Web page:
Clientelistic politics and pro-poor targeting
Rules versus discretionary budgets
Past research has provided evidence of clientelistic politics by local governments in delivery of private good benefits and manipulation of local budgets by elected officials at upper tiers. Using household panel survey data spanning 1998–2008 in West Bengal, India, we examine the consequences of replacing the observed allocation of local government, or gram panchayat (GP), program budgets based on discretion of higher level officials, with a grant allocation determined by a formula recommended by the 3rd West Bengal State Finance Commission (SFC) based on measures of village need. We assume that the allocation of benefits within GPs continues to be delegated to elected GP officials.
We use the household data to classify them as ultra-poor, moderately poor, marginally poor, and non-poor respectively, depending on the number of deprivation dimensions applicable (landlessness, illiteracy and low caste status). In the next step, we estimate within-GP targeting patterns for different programs across these four groups, and how they are affected by the program grant received by the GP from upper tiers. This allows us to predict how targeting patterns would have changed, had the observed across-GP grant allocations been replaced by the formula-based allocation. We find that targeting of anti-poverty programs was progressive both within and across GPs while the targeting of public goods was not.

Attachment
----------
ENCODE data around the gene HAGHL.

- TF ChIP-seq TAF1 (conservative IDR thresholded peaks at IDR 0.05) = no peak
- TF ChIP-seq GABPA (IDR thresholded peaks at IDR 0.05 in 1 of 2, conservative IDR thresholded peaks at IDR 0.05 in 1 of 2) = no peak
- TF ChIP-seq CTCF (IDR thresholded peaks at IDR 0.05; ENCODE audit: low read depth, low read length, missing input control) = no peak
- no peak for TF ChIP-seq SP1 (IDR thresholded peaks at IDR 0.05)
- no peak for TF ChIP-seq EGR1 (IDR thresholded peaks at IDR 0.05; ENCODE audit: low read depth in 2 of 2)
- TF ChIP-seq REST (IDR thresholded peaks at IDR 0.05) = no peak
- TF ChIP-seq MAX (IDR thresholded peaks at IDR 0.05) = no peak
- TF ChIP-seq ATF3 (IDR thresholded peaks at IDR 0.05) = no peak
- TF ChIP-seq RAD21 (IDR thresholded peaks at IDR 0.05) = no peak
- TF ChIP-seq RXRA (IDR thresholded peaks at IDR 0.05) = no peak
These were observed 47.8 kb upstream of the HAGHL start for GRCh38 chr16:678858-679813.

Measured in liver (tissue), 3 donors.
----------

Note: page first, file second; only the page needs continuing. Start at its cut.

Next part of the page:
This pattern is consistent with clientelistic opportunism of upper level officials. The SFC-rule based formula resulted in allocations that were less progressive than the observed allocation. Moreover, alternative formulae for across-GP budgets obtained by varying weights on GP characteristics used in the formula would have marginally improved pro-poor targeting. Hence, it is unlikely that switching to SFC formula-based grants would have improved pro-poor targeting.